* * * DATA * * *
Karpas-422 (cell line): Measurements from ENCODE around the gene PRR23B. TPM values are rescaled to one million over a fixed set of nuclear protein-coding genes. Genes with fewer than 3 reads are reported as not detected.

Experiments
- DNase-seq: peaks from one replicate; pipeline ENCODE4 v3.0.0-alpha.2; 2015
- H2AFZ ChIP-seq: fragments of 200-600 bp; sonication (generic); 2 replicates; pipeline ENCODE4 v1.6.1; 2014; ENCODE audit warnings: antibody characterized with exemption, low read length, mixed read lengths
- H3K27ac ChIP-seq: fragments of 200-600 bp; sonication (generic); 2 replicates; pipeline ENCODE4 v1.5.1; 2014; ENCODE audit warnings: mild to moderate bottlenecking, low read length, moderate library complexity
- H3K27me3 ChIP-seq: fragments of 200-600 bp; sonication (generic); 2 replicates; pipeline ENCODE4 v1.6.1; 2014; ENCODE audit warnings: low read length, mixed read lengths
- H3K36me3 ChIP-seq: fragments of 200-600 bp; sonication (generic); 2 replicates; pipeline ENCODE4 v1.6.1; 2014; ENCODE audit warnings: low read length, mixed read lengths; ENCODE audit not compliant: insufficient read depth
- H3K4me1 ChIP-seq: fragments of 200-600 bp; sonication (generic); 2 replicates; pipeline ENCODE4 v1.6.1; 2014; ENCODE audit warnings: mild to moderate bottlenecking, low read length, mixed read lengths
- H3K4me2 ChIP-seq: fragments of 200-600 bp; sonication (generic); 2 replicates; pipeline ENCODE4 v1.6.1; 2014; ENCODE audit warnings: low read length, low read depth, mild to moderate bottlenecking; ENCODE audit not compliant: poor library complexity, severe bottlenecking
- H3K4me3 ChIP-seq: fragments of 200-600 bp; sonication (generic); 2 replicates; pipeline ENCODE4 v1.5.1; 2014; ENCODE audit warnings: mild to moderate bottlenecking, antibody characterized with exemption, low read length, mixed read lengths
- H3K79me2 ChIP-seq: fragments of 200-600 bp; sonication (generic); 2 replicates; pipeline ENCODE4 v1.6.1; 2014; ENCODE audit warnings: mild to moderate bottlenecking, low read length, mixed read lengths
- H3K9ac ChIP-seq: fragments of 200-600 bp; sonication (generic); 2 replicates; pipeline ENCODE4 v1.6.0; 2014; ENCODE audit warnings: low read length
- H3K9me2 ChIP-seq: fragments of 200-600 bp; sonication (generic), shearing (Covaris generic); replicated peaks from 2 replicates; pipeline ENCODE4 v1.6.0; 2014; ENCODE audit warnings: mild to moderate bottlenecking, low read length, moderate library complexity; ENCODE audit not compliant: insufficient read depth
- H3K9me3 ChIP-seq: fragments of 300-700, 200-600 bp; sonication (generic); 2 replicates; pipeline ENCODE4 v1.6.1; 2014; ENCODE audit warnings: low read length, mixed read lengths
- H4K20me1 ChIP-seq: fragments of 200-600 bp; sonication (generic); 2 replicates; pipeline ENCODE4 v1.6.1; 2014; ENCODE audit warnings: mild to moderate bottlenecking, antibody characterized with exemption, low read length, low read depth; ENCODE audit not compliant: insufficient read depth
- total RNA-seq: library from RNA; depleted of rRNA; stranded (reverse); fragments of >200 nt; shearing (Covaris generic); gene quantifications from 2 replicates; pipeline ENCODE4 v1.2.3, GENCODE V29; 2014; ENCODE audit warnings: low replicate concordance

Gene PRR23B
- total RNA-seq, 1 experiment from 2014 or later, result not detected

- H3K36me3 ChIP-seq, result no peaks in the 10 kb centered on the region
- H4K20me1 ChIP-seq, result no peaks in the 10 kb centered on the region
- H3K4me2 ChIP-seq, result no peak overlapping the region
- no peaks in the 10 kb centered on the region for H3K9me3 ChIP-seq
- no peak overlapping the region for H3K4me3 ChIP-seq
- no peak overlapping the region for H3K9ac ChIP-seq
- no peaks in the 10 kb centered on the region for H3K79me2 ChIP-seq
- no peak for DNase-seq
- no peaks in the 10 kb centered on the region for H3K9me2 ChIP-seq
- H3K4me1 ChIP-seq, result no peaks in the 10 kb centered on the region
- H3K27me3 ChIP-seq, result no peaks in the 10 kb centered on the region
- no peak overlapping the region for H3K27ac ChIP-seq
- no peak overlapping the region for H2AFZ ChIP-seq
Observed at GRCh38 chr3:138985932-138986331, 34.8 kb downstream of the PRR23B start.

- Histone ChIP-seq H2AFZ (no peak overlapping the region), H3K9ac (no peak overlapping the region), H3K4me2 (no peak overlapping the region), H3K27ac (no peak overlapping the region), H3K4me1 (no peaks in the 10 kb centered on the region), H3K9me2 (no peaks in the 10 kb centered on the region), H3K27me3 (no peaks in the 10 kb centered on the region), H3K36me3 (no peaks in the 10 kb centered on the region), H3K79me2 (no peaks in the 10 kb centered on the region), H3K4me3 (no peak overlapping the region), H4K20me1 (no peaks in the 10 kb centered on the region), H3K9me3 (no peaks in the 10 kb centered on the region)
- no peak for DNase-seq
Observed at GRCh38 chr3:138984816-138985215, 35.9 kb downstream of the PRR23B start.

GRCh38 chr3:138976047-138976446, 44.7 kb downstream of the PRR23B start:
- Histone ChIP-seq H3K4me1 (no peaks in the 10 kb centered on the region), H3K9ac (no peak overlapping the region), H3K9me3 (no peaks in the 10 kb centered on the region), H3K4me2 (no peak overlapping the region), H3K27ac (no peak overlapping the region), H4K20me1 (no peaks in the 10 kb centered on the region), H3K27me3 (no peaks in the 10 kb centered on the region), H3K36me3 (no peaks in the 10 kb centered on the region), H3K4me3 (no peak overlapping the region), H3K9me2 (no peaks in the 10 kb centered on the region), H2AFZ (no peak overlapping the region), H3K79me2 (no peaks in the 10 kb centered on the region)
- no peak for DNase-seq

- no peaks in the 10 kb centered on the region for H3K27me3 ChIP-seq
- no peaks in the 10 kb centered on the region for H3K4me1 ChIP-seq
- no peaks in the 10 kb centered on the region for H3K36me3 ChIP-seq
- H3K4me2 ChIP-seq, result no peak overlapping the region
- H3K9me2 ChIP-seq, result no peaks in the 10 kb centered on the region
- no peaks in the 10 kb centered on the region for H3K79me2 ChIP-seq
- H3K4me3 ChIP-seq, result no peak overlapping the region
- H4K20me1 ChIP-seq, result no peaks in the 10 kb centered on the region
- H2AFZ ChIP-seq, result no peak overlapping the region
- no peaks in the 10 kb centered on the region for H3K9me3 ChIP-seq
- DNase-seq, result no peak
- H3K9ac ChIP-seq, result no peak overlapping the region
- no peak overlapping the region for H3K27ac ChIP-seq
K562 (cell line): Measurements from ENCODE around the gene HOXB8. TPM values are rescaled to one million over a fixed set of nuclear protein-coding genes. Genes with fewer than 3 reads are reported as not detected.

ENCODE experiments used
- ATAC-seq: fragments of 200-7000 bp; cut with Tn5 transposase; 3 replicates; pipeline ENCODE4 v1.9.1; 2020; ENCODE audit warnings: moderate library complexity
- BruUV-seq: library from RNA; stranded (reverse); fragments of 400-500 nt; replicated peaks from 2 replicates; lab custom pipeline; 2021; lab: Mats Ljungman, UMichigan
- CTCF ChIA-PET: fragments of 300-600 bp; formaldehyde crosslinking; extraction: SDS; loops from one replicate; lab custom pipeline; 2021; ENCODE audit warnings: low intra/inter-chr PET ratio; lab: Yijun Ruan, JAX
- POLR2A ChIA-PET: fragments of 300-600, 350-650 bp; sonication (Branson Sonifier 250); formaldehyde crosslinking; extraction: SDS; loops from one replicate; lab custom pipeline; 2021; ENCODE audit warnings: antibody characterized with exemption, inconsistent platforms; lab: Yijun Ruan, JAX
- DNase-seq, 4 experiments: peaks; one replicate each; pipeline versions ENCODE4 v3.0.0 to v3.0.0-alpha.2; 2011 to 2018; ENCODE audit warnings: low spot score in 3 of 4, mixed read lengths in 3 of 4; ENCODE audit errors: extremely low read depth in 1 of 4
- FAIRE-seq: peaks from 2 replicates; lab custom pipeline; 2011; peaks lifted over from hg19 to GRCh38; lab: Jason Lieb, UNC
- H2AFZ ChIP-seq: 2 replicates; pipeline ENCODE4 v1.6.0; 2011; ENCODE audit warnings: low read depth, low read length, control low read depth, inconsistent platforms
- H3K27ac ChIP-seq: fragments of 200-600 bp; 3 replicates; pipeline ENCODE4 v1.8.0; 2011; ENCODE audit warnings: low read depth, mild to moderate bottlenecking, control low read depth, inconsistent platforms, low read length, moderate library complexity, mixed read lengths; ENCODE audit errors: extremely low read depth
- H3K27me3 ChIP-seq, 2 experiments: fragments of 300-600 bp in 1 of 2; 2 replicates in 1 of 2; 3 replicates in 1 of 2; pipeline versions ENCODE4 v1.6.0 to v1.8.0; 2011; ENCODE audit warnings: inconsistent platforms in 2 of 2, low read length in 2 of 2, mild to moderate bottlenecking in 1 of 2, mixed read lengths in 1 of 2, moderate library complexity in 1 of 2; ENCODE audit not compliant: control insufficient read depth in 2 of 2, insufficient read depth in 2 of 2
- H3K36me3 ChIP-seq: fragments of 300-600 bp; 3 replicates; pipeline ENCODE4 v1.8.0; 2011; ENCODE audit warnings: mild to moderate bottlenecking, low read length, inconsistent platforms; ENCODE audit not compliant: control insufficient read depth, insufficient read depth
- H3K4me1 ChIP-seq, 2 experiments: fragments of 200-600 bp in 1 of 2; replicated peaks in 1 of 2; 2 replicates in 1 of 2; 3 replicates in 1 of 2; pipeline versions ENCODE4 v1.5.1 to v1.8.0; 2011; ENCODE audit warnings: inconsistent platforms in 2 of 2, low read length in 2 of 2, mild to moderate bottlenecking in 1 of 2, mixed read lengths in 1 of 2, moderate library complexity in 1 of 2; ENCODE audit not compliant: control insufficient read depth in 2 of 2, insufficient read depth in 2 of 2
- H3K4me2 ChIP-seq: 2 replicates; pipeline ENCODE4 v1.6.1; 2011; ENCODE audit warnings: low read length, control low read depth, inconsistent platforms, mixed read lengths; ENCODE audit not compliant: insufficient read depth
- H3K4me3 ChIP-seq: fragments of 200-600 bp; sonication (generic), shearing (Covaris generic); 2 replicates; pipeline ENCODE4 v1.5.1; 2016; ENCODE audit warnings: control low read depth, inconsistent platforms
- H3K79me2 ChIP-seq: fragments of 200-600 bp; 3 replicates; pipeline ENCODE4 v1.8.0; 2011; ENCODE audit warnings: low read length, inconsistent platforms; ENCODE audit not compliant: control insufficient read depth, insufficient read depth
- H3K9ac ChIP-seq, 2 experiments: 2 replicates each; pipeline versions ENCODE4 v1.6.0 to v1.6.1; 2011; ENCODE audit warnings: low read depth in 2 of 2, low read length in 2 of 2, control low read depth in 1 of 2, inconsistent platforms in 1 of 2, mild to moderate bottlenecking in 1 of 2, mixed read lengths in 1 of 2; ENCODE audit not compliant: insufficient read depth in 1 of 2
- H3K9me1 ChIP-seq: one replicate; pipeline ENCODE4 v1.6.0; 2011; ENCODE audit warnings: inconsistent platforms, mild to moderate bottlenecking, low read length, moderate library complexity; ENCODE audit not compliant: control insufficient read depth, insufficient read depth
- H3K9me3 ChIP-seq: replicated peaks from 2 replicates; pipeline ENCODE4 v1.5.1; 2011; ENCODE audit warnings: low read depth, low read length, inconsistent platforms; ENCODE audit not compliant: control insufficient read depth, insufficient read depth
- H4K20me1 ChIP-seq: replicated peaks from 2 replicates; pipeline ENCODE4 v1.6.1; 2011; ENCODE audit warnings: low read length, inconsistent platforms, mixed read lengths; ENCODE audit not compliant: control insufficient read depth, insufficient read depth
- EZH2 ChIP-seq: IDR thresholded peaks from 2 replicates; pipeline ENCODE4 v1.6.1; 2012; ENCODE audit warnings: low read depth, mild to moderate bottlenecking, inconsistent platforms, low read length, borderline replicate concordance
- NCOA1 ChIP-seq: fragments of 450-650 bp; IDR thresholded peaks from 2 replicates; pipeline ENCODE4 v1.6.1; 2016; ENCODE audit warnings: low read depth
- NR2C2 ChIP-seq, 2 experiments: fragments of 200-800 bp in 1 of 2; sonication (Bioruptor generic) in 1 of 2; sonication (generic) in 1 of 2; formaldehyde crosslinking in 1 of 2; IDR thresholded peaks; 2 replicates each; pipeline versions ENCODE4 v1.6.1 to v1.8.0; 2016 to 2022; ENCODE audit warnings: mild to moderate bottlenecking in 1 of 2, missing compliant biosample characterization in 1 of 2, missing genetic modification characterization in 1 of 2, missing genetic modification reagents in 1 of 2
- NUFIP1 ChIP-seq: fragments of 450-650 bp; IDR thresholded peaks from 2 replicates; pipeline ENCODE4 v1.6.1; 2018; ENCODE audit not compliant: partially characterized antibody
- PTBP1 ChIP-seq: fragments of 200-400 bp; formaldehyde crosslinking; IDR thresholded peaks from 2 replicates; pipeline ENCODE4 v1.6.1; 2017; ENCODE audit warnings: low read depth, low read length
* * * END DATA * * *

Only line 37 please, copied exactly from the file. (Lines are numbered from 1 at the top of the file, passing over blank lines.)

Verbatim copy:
- Histone ChIP-seq H3K4me1 (no peaks in the 10 kb centered on the region), H3K9ac (no peak overlapping the region), H3K9me3 (no peaks in the 10 kb centered on the region), H3K4me2 (no peak overlapping the region), H3K27ac (no peak overlapping the region), H4K20me1 (no peaks in the 10 kb centered on the region), H3K27me3 (no peaks in the 10 kb centered on the region), H3K36me3 (no peaks in the 10 kb centered on the region), H3K4me3 (no peak overlapping the region), H3K9me2 (no peaks in the 10 kb centered on the region), H2AFZ (no peak overlapping the region), H3K79me2 (no peaks in the 10 kb centered on the region)